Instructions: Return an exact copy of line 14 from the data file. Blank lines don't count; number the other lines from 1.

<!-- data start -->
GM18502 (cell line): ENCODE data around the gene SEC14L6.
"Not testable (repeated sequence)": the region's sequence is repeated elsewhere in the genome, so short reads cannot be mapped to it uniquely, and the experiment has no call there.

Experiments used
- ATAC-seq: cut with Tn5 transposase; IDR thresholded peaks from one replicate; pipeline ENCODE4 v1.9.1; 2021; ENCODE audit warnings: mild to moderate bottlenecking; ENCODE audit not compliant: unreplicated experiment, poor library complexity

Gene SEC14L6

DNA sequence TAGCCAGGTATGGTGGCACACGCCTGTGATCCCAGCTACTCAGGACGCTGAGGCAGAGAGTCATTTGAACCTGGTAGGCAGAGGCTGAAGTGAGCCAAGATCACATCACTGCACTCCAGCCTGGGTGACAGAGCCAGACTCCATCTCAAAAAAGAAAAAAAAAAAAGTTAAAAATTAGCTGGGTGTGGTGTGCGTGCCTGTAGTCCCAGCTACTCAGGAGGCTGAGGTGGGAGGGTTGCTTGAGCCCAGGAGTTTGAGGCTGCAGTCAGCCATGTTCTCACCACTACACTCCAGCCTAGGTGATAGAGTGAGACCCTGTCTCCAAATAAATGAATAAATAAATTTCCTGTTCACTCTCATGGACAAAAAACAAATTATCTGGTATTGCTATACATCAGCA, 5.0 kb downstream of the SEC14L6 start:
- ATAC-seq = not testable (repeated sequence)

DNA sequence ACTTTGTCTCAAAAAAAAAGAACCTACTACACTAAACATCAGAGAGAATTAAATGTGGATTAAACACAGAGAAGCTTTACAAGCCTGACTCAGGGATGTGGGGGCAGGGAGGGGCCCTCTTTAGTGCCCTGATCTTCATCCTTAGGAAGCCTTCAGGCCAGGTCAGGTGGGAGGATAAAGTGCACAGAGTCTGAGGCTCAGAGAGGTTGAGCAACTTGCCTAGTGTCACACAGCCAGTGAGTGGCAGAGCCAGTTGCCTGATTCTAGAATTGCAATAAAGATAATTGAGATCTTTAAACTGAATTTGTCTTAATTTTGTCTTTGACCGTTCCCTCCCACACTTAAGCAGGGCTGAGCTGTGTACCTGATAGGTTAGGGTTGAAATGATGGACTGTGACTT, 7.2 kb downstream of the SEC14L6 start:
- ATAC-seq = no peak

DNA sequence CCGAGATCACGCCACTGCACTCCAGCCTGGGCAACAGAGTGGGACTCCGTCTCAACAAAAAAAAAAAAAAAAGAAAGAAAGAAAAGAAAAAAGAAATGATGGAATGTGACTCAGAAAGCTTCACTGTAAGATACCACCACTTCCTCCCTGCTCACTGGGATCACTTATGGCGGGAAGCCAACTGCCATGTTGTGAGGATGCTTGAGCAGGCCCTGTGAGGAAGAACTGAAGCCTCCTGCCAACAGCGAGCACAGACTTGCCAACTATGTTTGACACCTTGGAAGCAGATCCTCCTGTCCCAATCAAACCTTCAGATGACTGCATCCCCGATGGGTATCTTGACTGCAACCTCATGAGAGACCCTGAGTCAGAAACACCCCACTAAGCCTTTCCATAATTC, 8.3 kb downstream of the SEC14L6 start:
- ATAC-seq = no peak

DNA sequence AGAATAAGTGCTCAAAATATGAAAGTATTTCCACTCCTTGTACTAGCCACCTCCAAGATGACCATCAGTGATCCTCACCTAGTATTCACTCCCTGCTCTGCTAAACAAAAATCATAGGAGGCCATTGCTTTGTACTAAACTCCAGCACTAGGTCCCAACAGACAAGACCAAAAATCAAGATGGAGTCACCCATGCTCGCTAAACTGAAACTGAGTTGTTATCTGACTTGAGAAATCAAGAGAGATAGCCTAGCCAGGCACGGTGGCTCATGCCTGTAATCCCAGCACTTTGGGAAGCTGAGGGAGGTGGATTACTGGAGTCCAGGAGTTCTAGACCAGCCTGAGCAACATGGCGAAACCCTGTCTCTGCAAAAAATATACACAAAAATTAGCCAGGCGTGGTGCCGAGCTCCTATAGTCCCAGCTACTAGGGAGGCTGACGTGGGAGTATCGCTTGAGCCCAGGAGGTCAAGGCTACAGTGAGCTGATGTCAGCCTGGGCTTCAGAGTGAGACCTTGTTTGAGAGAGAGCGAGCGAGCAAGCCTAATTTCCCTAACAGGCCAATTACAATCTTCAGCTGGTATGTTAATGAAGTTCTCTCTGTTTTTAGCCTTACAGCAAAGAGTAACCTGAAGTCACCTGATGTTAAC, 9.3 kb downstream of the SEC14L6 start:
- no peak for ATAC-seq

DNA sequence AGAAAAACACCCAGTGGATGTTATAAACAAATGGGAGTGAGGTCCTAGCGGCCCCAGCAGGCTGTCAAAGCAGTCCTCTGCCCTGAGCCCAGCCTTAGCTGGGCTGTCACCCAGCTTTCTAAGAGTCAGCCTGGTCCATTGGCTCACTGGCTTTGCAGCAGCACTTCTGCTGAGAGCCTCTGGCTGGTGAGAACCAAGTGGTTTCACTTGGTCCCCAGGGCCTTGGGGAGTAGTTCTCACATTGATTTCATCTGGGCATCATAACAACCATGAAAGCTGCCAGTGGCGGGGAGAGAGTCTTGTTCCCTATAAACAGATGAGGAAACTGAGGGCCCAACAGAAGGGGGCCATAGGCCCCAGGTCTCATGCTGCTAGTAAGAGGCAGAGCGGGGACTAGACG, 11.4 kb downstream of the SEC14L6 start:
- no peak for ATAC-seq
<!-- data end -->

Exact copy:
DNA sequence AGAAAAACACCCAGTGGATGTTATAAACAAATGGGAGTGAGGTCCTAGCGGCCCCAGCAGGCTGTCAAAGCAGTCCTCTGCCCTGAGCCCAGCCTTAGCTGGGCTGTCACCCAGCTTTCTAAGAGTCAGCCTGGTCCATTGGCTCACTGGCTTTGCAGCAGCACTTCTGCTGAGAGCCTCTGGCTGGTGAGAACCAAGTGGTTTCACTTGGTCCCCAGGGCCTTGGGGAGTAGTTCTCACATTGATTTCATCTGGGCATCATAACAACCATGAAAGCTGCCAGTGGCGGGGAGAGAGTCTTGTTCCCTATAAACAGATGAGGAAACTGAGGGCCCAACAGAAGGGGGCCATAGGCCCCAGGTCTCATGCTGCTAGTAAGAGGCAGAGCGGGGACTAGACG, 11.4 kb downstream of the SEC14L6 start: